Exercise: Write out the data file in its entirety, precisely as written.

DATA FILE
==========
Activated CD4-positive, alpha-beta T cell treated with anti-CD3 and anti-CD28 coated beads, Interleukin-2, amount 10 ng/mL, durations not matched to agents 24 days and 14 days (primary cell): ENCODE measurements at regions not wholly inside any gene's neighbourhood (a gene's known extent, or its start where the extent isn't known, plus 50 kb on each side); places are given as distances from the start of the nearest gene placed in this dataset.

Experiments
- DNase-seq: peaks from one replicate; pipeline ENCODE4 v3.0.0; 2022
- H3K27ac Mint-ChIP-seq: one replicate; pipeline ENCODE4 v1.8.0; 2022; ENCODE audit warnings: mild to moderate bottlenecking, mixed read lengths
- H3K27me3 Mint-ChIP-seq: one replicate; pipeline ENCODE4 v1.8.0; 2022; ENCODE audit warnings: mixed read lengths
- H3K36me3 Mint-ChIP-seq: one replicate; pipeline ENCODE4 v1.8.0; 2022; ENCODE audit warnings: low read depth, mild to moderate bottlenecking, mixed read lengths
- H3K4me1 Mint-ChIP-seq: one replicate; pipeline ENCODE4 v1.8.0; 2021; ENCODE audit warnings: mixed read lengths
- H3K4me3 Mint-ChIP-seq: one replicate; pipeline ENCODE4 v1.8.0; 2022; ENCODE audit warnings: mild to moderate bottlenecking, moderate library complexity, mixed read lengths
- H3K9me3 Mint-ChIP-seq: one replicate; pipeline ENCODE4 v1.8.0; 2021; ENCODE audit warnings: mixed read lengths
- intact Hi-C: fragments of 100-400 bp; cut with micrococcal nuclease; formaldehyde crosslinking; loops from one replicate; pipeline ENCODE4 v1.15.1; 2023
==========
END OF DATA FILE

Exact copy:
Activated CD4-positive, alpha-beta T cell treated with anti-CD3 and anti-CD28 coated beads, Interleukin-2, amount 10 ng/mL, durations not matched to agents 24 days and 14 days (primary cell): ENCODE measurements at regions not wholly inside any gene's neighbourhood (a gene's known extent, or its start where the extent isn't known, plus 50 kb on each side); places are given as distances from the start of the nearest gene placed in this dataset.

Experiments
- DNase-seq: peaks from one replicate; pipeline ENCODE4 v3.0.0; 2022
- H3K27ac Mint-ChIP-seq: one replicate; pipeline ENCODE4 v1.8.0; 2022; ENCODE audit warnings: mild to moderate bottlenecking, mixed read lengths
- H3K27me3 Mint-ChIP-seq: one replicate; pipeline ENCODE4 v1.8.0; 2022; ENCODE audit warnings: mixed read lengths
- H3K36me3 Mint-ChIP-seq: one replicate; pipeline ENCODE4 v1.8.0; 2022; ENCODE audit warnings: low read depth, mild to moderate bottlenecking, mixed read lengths
- H3K4me1 Mint-ChIP-seq: one replicate; pipeline ENCODE4 v1.8.0; 2021; ENCODE audit warnings: mixed read lengths
- H3K4me3 Mint-ChIP-seq: one replicate; pipeline ENCODE4 v1.8.0; 2022; ENCODE audit warnings: mild to moderate bottlenecking, moderate library complexity, mixed read lengths
- H3K9me3 Mint-ChIP-seq: one replicate; pipeline ENCODE4 v1.8.0; 2021; ENCODE audit warnings: mixed read lengths
- intact Hi-C: fragments of 100-400 bp; cut with micrococcal nuclease; formaldehyde crosslinking; loops from one replicate; pipeline ENCODE4 v1.15.1; 2023